Is Trazodone a Controlled Substance?

is trazodone a controlled substance

Does Trazodone Count As A Controlled Substance?

We should consider trazodone a controlled substance. This means that one can only obtain it with a prescription. If you do not have a prescription for trazodone, do not take it. Only take medications prescribed to you. Do you have a trazodone prescription? Take it exactly as directed. Consume the proper dose in the proper manner. Neither give away, nor sell, any of your medication.

But, you likely still have questions. In this article, Recovery In Tune intends to answer the following:

  • What is trazodone?
  • What is trazodone used for?
  • Does trazodone have side effects?
  • Other treatment options would trazodone work with.
  • If I still have questions about trazodone?

Trazodone Explained

Trazodone belongs to a class of drugs called serotonin receptor antagonists and reuptake inhibitors (SARIs). SSRIs help stabilize the amount of serotonin in the brain. Serotonin influences our temperament and moods. Manufacturers formerly marketed trazodone the brand names Desyrel, Desyrel Dividose, and Oleptro. As of now, you may find it under its generic name. Typical doses range from 50mg – 300mg.

What Is Trazodone Used For?

Healthcare providers use trazodone primarily to treat major depressive disorder. One might also receive trazodone to help with insomnia or anxiety disorders. Other off label uses include:

  • Obsessive compulsive disorder (OCD)
  • Substance use disorders
  • Post-traumatic stress disorder (PTSD)
  • Sexual dysfunction
  • Recovering from an ischemic stroke

What Is Depression?

“Depression” might sound simple. But it has become an umbrella term for a variety of conditions. Depression involves more than sadness. It may share some similarities with grief, as after the death of a loved one. However, grief and sadness may give way to depression. Depression feels like a nagging sense of loss or disgust. It follows you like a shadow. In fact, the amount of light we receive may influence depression.

The National Institute of Mental Health recognizes several different kinds of depression:

  • Dysthymia: also called persistent depressive disorder
  • Postpartum depression: a severe form of depression that occurs after giving birth
  • Psychotic depression: a form of depression linked to hallucinations and delusions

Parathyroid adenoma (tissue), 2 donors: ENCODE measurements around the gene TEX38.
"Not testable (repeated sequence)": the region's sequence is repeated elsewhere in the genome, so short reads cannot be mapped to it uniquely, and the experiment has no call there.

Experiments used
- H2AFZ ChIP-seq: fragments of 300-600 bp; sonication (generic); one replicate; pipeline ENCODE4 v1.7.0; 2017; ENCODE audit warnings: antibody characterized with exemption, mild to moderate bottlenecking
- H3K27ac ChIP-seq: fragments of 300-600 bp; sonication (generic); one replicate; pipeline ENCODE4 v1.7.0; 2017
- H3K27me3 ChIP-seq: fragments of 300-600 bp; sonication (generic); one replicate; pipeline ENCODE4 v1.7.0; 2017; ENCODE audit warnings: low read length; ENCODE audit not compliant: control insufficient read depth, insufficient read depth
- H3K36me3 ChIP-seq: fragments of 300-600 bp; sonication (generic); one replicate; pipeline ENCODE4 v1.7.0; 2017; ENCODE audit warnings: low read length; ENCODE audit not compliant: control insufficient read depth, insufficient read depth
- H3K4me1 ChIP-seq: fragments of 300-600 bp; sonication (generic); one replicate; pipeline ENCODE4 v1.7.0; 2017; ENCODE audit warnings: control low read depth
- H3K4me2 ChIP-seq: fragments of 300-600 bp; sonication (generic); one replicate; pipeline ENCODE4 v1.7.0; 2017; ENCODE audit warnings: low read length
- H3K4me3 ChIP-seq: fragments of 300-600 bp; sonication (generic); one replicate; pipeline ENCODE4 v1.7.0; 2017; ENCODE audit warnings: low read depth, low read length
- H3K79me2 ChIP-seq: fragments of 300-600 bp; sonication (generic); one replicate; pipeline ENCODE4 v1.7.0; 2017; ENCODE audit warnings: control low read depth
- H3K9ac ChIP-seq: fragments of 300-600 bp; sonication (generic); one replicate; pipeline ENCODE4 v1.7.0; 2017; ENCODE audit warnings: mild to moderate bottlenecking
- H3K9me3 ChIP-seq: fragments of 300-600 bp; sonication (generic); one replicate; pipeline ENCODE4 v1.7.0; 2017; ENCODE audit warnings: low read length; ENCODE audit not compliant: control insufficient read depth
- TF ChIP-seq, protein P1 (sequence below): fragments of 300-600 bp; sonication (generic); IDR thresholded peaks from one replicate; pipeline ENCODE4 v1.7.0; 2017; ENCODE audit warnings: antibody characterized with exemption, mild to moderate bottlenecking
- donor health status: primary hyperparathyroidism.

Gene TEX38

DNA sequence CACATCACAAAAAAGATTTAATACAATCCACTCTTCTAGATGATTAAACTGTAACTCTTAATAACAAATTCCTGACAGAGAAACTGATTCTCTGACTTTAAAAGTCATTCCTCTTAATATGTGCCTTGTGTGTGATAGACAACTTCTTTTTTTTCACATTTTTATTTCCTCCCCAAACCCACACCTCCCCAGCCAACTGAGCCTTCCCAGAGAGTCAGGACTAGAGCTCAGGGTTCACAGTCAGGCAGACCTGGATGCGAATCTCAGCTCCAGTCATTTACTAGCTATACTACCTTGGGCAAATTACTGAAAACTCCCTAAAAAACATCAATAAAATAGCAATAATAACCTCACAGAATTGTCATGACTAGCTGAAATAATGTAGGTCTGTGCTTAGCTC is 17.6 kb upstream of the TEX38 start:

• Seasonal affective disorder: strikes with the onset of winter, can lead to decreased time with loved ones, less motivation, and sleeping too much
  • Bipolar disorder: marked by sudden shifts in mood, ranging from excitement (mania) to despair

What About Major Depressive Disorder (MDD)?

Trazodone helps treat major depressive disorder. People with depression have a lasting sense of loss. No matter what they do, this feeling persists. To properly express it, someone with depression might not even use words like “sad.” More often, major depressive disorder feels like the absence of feeling. Major depression numbs a person. It traps them in a void where they feel nothing. Perhaps not even pain.

Specific symptoms of major depressive disorder include:

  • An unending feeling of emptiness
  • Inability to fall (or stay) asleep
  • Sleepiness during the day, regardless of how much one sleeps
  • Extreme changes in weight (loss or gain)
  • Dissatisfaction with formerly enjoyable activities
  • Suicidal ideation

Does Trazodone Have Side Effects?

Like all medications, trazodone does have side effects. As mentioned earlier, always stick to your prescription regimen. Do not deviate from your healthcare provider’s instructions. Adhering to your providers recommendations can help minimize side effects.

That said, side effects for trazodone include:

  • Headaches
  • Nausea and vomiting
  • Sleepiness
  • Sweating
  • Blurry vision

What Other Treatment Options Would Trazodone Work With?

Besides trazodone, major depressive disorder has other treatment options. Think of medication like a single tool in a toolbox. One need not neglect this tool. Situations exist where medication becomes incredibly helpful. However, it ought not be the only tool in one’s toolbox. Consider using treatment methods like these in conjunction with trazodone.

Light Therapy

Lack of sunlight can contribute to depression. Inadequate sunlight effects how we view the world. But not only that. Lack of sunlight physiologically influences both our eyes and brains. One non-medicinal treatment for major depressive disorder involves white light exposure. Healthcare providers refer to this as light therapy.

Cognitive Behavioral Therapy

We usually take our thoughts for granted. Rarely do we evaluate them. Cognitive behavioral therapy (CBT) teaches us to do just that. One does not have to identify oneself by one’s depressive thoughts. Cognitive behavioral therapy can help alleviate some of the symptoms of major depressive disorder.

What If I Still Have Questions About Trazodone?

Perhaps you’d like more information about the controlled substance known as trazodone. You’ve read this far, but you find you still have questions. At Recovery In Tune, we want to empower our clients with information. With information, our clients can take meaningful, productive steps toward lasting recovery.

If you or someone you love struggles with depression, let us know. You came to this page for a reason. Call us now. Not ready to talk? No worries. Drop us a quick email.

Contact us for help today

Ready to start? We’re here for you.

1 (844) 7-IN-TUNE

Send us a message